There is some degree of repetitiveness to be found in America's Real War, as is true with most political nonfiction books. Rabbi Lapin has some very interesting insights, especially with regard to his religious perspective, but the book can at times be dull. The book will be of most interest to the open-minded Jewish reader or the Christian who is seeking some reassurance that his good intentions are understood. (less)
Paul Williams doesn't attempt to understand Christianity, but he does attempt to explain Dylan's conversion to it. The book consists of the semi-rando...morePaul Williams doesn't attempt to understand Christianity, but he does attempt to explain Dylan's conversion to it. The book consists of the semi-random speculations of a Dylan fan, and it is filled with tentative conclusions drawn largely from Dylan's song lyrics and public-record information about his life. It offers no new startling insights. Williams, like many Dylan fans, was none too thrilled about Dylan's conversion or the condemnatory arrogance that accompanied his new music. (The arrogance and condemnation were nothing new, only the target had shifted.) However, Williams does at least appreciate the quality of the music Dylan produced during this period. He appropriately attacks the critics who refuse to acknowledge Dylan's post-60's genius. "It seems," writes Williams, "there are a whole lot of people out there who are so hopelessly mired in their own long-gone adolescence that they have no interest in living art at all: they want their performers to be time machines for them."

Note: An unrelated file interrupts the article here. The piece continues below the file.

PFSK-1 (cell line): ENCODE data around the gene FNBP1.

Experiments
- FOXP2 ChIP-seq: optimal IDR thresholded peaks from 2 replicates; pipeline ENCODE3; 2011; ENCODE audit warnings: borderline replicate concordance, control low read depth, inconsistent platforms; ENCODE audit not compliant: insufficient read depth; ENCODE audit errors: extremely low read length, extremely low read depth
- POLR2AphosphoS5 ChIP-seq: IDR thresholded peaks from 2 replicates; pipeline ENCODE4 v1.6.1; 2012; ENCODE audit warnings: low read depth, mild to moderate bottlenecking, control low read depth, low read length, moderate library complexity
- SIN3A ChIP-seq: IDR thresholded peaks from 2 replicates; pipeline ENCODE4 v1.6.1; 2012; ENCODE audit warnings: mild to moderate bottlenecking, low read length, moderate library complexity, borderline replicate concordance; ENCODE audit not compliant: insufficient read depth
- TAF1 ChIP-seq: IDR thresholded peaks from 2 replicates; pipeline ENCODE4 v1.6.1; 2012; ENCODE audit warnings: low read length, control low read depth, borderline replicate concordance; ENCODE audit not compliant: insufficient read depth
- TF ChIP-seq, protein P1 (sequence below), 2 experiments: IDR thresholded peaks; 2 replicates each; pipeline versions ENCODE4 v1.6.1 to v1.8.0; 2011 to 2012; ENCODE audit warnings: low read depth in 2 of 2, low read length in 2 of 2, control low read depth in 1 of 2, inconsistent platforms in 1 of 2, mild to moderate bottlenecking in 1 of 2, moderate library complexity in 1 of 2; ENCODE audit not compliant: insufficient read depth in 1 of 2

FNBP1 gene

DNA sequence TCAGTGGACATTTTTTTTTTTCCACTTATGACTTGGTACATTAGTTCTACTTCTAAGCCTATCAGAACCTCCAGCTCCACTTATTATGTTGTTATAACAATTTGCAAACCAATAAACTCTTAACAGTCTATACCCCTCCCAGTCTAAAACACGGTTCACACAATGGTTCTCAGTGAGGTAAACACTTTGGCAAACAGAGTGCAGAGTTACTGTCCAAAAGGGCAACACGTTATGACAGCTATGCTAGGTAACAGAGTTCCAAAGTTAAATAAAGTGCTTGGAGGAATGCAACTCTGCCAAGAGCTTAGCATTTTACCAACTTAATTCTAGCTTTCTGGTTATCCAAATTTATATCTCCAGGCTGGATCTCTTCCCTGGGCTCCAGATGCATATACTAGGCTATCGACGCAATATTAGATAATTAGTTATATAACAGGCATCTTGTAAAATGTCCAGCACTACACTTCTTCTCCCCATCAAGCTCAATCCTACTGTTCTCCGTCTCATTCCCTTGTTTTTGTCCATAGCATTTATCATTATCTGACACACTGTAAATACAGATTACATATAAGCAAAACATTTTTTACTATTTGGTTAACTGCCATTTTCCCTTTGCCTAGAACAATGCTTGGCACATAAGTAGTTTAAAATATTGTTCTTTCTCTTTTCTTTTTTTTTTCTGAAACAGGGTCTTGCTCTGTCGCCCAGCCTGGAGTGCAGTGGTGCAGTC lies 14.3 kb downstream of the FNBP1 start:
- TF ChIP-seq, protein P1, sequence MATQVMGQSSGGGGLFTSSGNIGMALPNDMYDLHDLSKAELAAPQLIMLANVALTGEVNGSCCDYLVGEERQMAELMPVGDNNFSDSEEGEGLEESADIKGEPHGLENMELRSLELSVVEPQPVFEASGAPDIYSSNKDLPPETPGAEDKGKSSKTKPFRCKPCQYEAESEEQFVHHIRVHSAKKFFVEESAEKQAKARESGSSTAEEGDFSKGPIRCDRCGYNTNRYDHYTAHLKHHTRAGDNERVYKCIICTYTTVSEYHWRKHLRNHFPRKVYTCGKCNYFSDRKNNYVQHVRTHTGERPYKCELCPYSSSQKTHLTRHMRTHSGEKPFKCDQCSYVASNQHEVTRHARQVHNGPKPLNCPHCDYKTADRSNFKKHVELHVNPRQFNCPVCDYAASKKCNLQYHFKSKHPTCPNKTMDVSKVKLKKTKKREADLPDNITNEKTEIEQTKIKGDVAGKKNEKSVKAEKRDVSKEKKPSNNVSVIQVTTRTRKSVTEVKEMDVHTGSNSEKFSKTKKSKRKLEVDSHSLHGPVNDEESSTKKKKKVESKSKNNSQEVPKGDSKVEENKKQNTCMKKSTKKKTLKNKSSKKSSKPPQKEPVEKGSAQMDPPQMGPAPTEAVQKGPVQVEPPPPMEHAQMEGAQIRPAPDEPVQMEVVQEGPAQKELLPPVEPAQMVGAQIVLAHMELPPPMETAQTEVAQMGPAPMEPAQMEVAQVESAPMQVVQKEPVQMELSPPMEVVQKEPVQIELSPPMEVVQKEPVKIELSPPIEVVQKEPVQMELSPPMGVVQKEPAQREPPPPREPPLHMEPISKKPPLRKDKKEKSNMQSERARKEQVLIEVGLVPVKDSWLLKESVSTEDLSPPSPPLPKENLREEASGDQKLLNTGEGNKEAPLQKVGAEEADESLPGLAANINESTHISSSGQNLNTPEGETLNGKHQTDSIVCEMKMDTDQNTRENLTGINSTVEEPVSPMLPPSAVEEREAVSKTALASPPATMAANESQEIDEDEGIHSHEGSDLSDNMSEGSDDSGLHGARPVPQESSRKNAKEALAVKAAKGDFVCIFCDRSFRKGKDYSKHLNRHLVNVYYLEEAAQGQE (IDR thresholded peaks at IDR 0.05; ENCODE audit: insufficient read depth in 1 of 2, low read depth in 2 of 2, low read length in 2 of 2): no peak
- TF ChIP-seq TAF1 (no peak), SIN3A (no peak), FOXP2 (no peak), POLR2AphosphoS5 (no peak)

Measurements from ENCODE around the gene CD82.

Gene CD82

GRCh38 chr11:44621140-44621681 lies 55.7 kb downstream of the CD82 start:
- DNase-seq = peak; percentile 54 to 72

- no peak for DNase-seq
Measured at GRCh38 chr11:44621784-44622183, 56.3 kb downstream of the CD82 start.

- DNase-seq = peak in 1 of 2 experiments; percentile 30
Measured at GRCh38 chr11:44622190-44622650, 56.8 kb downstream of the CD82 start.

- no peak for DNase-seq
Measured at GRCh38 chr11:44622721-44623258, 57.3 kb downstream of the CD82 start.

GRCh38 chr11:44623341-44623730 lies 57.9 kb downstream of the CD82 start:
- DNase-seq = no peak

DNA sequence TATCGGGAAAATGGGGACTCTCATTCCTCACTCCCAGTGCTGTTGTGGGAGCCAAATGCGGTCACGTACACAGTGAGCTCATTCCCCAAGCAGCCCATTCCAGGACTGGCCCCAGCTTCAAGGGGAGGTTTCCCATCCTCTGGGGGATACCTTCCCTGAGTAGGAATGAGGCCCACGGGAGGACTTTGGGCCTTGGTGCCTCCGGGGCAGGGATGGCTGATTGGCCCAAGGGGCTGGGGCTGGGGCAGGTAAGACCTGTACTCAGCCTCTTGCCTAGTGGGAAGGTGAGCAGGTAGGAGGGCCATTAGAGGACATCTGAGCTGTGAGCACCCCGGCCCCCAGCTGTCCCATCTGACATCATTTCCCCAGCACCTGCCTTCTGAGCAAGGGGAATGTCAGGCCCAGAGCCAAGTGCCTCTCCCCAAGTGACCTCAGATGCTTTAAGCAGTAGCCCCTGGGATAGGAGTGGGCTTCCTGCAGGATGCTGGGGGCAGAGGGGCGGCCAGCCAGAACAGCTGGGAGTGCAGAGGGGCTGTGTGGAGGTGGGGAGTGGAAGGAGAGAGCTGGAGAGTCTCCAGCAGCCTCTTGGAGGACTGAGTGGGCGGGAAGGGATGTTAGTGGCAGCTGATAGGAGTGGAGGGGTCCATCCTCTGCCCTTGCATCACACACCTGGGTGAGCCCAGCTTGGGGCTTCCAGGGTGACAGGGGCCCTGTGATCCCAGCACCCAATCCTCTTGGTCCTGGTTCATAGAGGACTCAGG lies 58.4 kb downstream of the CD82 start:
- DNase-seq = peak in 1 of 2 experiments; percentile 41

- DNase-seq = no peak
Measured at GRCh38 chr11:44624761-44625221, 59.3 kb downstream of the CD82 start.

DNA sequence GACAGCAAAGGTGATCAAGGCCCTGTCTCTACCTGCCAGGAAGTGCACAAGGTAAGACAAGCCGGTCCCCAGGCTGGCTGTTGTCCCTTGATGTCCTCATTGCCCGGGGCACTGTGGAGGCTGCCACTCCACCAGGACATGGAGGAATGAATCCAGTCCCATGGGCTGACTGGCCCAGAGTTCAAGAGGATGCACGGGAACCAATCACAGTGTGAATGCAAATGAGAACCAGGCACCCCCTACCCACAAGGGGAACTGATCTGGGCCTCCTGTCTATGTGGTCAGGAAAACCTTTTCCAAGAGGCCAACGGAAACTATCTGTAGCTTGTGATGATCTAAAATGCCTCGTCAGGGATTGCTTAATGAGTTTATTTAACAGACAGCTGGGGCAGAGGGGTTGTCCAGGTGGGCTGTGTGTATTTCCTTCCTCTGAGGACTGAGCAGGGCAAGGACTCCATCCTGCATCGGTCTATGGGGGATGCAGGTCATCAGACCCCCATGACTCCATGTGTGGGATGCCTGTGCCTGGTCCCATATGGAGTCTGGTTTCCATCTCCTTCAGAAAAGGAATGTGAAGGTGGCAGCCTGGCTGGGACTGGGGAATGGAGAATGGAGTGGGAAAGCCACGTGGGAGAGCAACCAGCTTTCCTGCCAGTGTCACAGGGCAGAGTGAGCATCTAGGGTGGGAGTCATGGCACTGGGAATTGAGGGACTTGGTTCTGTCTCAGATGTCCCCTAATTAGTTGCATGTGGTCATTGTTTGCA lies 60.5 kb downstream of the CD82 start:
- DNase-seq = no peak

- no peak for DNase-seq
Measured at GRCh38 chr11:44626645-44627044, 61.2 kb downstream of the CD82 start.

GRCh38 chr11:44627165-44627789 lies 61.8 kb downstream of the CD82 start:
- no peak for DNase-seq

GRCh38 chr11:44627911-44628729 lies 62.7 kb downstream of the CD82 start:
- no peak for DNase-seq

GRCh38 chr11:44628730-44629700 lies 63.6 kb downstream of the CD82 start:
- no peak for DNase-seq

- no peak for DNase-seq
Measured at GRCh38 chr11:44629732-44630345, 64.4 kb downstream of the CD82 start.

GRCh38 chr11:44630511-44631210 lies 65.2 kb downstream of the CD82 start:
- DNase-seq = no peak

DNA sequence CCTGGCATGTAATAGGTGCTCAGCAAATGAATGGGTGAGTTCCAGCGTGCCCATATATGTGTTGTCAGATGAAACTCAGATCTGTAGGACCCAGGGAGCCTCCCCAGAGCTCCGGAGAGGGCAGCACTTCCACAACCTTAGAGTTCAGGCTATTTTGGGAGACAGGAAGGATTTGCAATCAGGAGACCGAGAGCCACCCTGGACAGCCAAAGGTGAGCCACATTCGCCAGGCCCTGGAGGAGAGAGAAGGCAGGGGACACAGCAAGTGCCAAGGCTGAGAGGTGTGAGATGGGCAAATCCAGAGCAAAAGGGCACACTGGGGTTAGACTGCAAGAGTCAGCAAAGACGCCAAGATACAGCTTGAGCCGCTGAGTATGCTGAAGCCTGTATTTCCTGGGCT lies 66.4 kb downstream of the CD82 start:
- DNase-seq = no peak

Much of the book seems to be only slightly relevant to the topic. As far as the title question is concerned, the author basically argues that because Dylan could not find salvation in women, he sought it in Christ. The musician's conversion does not concern Williams so much as the possibility that Dylan might try to force Christianity "on the rest of us." Dylan's conversion was horrifying to many of his fans. This is perhaps because these fans had related so closely with Dylan's words for so long, that when the musician accepted Christ, they were forced to ask, as does Williams, "where have we diverged? Is he wrong, or . . . does this mean one day I'm going to wake up in love with Jesus too?" A scary thought to a lot of people.